• Friday, July 01, 2022
India Corona Update 
Total Fatalities 251,323
Total Cases 23,126,534
Today's Fatalities 3,879
Today's Cases 329,517
India corona update 
Total Fatalities 251,323
Total Cases 23,126,534
Today's Fatalities 3,879
Today's Cases 329,517


‘An emotional demanding movie’

By: PrajaktaMohite



ACTRESS Mahira Khan has not only become a huge international star but also a powerful Pakistani role model who is inspiring women globally with her girl power-led approach to work and everyday life.

With her newly released film Verna , Mahira continues her approach of inspiring others through her art. She has teamed up with acclaimed director Shoaib Mansoor, who previously delivered blockbusters Khuda Kay Liye and Bol , for a gripping drama about a rape survivor fighting for justice.

One of the most anticipated Pakistani movie of recent years, Verna is expected to clock up big numbers and open up an important debate about women’s rights. Eastern Eye caught up with Mahira to talk about Ver na , women’s rights, inspirations and more…

You are very much in-demand; what did you like about Verna?

First and foremost it was Shoaib saab. As you know, I made by debut with him in Bol . So just to get a call from him after six years was amazing. We have kind of stayed in touch, but he is not someone who stays in touch with anybody. So for him to reach out to me and say I have this and want you to be the protagonist of my film meant a lot to me. Then when I read the script, I knew that I had to do it. Everything else that I was considering I sort of put aside and gave my all to this. So mainly it was the combination of Shoaib saab and the script.

The last time you worked with him you were a debutante and now you are a huge star. How did the working dynamic with Shoaib Mansoor change?

Like you said, the first time I was a newcomer. I was a baby who was roaming around with a baby because (my son) Azlaan was a few months old. I was so unaware and didn’t know where the camera was. (Laughs) Even now he tells me you still don’t know where the camera is. Most actors know where the lights and camera are, but I forget.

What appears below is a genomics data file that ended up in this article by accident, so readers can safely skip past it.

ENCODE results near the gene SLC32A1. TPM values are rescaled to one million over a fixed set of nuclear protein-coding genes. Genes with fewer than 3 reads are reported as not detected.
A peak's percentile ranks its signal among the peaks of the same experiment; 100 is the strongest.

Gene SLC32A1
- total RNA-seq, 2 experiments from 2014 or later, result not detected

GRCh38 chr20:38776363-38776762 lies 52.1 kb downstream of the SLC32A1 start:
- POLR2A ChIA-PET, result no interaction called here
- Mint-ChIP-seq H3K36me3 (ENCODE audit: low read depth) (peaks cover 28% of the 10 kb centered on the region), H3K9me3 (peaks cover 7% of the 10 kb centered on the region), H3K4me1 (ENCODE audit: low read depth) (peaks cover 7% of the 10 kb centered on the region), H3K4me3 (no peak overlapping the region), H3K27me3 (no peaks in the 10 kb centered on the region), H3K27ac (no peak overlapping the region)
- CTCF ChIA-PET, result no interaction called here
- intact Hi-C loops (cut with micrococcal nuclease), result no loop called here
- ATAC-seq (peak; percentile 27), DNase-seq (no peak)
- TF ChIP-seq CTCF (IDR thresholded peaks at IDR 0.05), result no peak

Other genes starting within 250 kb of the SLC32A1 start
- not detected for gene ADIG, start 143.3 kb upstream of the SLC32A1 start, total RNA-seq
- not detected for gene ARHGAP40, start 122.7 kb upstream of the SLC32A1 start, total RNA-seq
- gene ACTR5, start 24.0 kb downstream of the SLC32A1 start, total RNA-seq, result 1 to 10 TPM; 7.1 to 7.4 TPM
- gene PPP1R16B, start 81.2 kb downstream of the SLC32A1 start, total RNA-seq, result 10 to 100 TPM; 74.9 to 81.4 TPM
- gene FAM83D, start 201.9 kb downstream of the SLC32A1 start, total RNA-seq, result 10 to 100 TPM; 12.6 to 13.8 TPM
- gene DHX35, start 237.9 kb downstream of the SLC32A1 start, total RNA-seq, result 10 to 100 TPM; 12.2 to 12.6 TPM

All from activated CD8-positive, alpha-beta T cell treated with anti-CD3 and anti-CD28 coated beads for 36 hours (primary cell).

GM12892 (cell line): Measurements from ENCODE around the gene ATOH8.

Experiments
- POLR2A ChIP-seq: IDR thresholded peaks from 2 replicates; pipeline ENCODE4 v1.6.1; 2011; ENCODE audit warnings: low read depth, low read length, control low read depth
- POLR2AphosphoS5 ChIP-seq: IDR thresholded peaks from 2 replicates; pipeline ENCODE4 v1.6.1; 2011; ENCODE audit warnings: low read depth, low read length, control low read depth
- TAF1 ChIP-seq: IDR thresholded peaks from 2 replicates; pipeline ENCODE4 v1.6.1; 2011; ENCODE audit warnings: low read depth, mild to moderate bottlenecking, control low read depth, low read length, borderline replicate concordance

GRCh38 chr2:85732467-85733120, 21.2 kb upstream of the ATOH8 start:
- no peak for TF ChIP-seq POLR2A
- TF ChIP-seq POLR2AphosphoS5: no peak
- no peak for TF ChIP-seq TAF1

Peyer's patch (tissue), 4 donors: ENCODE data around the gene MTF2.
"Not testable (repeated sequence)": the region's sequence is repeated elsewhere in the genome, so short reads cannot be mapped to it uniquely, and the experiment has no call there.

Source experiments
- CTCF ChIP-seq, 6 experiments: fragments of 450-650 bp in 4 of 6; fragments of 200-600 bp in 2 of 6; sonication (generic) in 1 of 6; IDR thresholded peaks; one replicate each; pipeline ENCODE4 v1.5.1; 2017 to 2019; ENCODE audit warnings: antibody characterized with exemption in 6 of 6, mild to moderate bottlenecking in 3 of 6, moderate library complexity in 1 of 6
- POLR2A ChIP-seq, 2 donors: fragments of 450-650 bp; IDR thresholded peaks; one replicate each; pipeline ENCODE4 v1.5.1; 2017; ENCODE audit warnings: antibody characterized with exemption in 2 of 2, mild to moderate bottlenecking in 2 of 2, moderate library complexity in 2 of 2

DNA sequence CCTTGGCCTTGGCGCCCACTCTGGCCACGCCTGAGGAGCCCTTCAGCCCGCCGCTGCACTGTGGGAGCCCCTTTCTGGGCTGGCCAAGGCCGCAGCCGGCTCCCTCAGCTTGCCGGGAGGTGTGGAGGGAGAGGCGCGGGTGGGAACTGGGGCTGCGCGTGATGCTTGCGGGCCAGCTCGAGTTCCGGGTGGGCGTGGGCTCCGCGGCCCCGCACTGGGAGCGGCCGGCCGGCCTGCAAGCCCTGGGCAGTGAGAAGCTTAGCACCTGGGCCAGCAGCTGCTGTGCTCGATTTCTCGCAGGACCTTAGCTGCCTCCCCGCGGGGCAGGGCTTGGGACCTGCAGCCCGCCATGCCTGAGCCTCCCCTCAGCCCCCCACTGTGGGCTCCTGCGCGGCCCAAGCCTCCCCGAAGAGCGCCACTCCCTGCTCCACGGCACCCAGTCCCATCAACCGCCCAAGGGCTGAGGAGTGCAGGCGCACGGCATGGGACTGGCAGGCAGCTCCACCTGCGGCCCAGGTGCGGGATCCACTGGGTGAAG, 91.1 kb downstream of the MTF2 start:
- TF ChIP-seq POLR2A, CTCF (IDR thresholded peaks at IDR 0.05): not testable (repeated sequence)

But what was amazing this time was I had this lead part in his film so the directions were different. I had my own experiences, so he found me different. I would ask him so many more questions. We would joke around and the relationship evolved into a more comfortable one with me telling him so many more things.

I would sit with him on the script. So it was a different relationship. Any success that has come my way didn’t play a part in any way.

Tell us about the story and character you play…

The story is about a woman who has been wronged. She has been sexually abused and is a rape survivor. This girl is someone you find out from the get-go won’t take wrongdoing lying down. It’s about what happens to someone who is already a fearless, educated girl who is wronged. She is almost like an activist, so if she weren’t a teacher that is what I would look at her as. So the journey is of this wronged girl and how she decides to fight her way through it.

It looks like an emotionally demanding role. Did it affect you mentally?

I would agree with you Asjad that it is an emotionally demanding movie. I don’t know if it affected me mentally. I feel that it did drain me. There were times I would feel tired or exhausted.

I would think why am I feeling like this and would realise it is because I am playing a heavy part. Even though it is one of the most serious films I have done, it was on one of the most non serious sets I have been on

What do you mean?